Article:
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When being ‘even-handed’ inflames: The refugee crisis and ‘black lives matter’

Arlene : July 28, 2016 5:22 pm : Blog

The Refugee Crisis

Some months ago, I shared a post on Facebook. It was a simple image of refugees walking, bags on shoulders – made out of pebbles – by a Syrian artist, Nizar Ali Badr.


The caption said ‘please share this image as a sign of solidarity among all the people of the planet whose lives are destroyed by war.’

Someone wrote in the comments: ‘And in solidarity with women who are raped.’

Incidents of sexual assault and rape, committed by refugees, had recently been reported in Europe. These incidents had been used to rouse racism and sentiment against refugees. And in turn, people were being accused of playing down these incidents in order to protect refugees.

I bet that comment on my post was meant to be ‘even-handed’. I think it was highly inflammatory.

Juxtaposing the statement of solidarity with people suffering violent conflict with a statement of solidarity to rape victims, in effect accuses people who are suffering violent conflict of being rapists. And it implies that a statement of solidarity with victims of war somehow could mean that you are not in solidarity with rape victims. 

But, I think what was especially frustrating was the tone of innocence, while diminishing the whole-hearted support for those who are suffering war – and worse, making them rapists.

There’s nothing that matters more to me than for all of us to grow in our awareness and compassion, so that we can truly support our wholeness. So, that we are not split apart into polarised conflicts, whether internally, or inside of our organisations, communities and societies.

As a facilitator, there’s nothing more important to me than feeling in touch with a deepest sense of welcome to everyone, every issue, and any interaction needed.

But, what masks as ‘even-handedness’ or ‘neutrality’ is often a smokescreen that blurs awareness, rather than enhancing it. This sort of ‘even-handedness’ is a lack of discernment and compassion. And this is inflammatory, rather than contributing to whole-hearted support, facilitation and resolution.

Black Lives Matter

Lately, this kind of quasi even-handedness has been inflammatory towards the Black Lives Matter movement.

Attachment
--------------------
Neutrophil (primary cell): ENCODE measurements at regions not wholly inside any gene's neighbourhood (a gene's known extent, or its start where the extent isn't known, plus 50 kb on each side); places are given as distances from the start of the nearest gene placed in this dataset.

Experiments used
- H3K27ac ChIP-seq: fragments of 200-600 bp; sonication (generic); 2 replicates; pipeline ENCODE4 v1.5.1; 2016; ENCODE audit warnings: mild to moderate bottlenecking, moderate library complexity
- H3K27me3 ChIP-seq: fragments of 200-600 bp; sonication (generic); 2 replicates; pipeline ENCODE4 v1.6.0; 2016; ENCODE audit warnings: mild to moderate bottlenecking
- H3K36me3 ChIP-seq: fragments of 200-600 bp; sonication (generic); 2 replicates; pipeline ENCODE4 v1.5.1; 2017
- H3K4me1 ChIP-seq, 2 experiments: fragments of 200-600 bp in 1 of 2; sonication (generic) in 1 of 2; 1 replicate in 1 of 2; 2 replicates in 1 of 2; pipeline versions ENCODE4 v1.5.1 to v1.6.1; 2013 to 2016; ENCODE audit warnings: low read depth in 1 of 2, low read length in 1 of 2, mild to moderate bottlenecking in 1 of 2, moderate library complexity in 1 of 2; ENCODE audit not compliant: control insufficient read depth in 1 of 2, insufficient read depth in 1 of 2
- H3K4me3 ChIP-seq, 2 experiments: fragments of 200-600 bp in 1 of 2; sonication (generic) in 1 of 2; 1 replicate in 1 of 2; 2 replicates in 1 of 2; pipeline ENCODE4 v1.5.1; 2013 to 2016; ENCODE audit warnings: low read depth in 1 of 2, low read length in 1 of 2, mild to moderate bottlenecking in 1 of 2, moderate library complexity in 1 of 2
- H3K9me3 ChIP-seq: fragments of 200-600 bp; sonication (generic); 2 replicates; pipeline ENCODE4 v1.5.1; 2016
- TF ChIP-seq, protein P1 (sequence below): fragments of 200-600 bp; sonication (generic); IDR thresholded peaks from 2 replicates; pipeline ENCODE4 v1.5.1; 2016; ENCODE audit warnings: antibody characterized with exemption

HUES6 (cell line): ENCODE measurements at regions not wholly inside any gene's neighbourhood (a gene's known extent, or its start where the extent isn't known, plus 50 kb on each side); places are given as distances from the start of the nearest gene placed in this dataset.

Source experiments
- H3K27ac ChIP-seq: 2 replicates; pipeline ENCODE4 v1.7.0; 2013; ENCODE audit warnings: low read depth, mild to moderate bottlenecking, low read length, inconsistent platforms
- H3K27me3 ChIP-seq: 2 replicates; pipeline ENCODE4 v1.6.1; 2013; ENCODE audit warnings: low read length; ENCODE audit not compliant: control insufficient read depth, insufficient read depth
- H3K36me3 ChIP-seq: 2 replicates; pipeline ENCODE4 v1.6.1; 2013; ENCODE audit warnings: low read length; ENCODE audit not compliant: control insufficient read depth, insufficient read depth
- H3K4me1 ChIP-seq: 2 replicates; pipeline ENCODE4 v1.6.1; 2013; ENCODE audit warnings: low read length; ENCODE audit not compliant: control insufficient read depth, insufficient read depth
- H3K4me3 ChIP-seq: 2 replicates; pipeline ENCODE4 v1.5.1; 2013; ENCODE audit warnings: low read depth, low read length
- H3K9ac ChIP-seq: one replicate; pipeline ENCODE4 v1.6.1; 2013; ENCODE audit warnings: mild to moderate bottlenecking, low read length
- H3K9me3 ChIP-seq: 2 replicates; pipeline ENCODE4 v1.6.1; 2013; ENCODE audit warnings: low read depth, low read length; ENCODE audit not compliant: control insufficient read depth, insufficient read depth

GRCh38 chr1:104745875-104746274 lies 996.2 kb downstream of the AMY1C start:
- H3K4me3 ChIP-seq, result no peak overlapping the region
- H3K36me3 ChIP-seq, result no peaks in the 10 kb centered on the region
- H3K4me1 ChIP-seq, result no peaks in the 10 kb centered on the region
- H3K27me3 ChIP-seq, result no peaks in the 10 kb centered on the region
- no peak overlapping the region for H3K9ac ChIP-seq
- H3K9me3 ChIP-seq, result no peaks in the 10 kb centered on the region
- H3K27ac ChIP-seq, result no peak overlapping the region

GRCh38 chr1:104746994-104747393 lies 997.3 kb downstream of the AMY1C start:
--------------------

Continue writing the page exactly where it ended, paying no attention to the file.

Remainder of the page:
It comes out of a tendency to be unaware of where we have privilege and so we blur things that need differentiation.

So, we’ve all seen that when someone says ‘Black Lives Matter’, there’s the retort ‘All Lives matter’. Inflammatory, no matter how it was meant.

Of course all lives matter. As so many have patiently said over these weeks and months, the point is that it is black people who are getting killed by police, and that this outrage has been normalized in our society.

Around the world, there’s nothing more dangerous than when a government, military or police force does not protect the rights of its citizens, and instead threatens and turns against them.

If your life is in danger – and if your life is in danger because police might stop you for no reason other than that you are black, and this might end up in you getting killed, even when you are unarmed and pose no threat – you are in a position in which you are without state protection. You are under threat of your life, but cannot call the police for protection.

In the United States, (and the problem is not only in the US), black people are being killed by systemic, institutionalised racism and violence. And all of us are needed to call for accountability from our police force and work together for systemic change. We must do this.

Sadly, as we all know, institutionalised racism and violence against black people in the United States (and elsewhere) isn’t new. It’s been with us since the days of slavery. After hard won struggles in human rights and civil rights, it hits hard to look at again and again.

What’s maybe new is looking at it so clearly and so often on video, thanks to the smartphone. It makes it harder to say in that quasi ‘even-handed’ way, “Well maybe it was an overreaction during a threatening incident, and the cop was just pushed too far” or “We don’t know exactly what happened.”

The bottom line for any democratic society is to protect human rights, civil rights and safety of one’s citizens and residents. If we don’t believe in the responsibility and capacity of police to serve our communities, if we don’t hold our selves and our public servants accountable as a society, then we normalise and legitimize this violence.